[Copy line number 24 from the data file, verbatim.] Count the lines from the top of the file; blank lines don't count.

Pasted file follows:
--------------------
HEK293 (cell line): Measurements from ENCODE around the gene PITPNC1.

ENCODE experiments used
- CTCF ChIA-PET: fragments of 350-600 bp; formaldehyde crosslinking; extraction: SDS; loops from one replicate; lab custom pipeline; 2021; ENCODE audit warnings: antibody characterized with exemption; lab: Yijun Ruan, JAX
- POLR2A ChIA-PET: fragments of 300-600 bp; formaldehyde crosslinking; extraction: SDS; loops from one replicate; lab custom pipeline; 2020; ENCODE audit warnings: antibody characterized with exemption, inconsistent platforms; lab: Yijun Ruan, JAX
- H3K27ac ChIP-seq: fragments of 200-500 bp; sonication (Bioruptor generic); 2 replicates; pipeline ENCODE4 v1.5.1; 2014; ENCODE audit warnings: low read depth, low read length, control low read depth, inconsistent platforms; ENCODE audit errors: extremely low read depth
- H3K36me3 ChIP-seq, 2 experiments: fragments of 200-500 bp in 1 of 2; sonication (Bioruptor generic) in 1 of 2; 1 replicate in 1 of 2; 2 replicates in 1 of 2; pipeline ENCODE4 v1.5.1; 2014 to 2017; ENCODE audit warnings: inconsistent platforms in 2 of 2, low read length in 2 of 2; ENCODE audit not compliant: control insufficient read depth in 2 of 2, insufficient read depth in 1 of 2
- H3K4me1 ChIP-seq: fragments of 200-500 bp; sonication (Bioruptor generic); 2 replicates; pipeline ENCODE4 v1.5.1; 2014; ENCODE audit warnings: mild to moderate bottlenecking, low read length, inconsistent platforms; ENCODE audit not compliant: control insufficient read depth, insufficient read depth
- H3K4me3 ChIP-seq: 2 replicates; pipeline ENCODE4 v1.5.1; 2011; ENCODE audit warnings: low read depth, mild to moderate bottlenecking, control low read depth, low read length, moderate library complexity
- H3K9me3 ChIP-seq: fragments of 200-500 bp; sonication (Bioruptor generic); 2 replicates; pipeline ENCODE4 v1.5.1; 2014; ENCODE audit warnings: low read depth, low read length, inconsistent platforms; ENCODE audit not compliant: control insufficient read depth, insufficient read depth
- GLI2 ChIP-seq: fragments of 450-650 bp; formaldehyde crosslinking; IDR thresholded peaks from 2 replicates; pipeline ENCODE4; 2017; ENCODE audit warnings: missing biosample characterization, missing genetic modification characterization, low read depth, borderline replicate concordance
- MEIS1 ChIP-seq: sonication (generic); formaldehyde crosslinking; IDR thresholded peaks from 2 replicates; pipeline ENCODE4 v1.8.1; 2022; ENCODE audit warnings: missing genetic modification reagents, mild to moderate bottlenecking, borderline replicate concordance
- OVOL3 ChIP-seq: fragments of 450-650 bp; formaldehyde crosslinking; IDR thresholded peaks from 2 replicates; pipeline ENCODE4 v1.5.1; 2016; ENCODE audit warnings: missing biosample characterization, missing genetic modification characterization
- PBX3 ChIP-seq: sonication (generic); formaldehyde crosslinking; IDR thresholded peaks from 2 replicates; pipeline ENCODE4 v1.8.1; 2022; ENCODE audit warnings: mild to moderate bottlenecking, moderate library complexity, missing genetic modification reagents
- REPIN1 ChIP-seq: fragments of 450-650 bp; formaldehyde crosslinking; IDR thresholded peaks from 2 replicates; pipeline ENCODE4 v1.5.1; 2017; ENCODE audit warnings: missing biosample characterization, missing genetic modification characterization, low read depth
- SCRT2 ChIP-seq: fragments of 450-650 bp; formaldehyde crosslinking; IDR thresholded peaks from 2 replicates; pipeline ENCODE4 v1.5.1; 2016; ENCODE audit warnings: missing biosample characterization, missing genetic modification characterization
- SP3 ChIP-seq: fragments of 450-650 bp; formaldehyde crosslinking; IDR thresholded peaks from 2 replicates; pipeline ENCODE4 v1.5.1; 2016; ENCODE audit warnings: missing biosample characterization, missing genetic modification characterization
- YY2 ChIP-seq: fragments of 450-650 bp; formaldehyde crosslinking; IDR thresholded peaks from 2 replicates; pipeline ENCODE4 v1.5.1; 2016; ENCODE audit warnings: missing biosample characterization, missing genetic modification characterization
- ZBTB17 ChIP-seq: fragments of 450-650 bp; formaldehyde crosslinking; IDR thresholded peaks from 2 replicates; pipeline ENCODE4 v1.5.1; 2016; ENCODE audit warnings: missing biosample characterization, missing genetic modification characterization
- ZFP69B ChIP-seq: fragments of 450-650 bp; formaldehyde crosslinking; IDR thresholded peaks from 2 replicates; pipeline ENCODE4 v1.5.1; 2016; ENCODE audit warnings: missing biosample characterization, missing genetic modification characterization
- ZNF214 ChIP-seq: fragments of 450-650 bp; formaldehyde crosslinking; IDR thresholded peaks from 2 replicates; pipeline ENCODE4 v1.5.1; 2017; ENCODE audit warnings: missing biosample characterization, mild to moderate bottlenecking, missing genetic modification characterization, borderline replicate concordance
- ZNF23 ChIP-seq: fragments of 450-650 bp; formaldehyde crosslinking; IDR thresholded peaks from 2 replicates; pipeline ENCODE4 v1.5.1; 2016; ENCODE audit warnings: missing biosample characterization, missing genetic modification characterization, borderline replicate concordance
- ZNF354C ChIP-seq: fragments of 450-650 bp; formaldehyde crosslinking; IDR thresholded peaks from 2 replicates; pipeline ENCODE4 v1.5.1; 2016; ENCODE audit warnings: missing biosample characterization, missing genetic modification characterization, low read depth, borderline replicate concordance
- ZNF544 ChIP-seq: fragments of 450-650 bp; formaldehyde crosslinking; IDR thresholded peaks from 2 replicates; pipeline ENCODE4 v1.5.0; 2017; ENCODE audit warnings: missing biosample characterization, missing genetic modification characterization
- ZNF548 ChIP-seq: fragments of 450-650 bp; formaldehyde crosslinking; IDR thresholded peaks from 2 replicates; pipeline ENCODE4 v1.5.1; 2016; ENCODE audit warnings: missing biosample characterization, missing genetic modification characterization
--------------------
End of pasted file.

- ZNF548 ChIP-seq: fragments of 450-650 bp; formaldehyde crosslinking; IDR thresholded peaks from 2 replicates; pipeline ENCODE4 v1.5.1; 2016; ENCODE audit warnings: missing biosample characterization, missing genetic modification characterization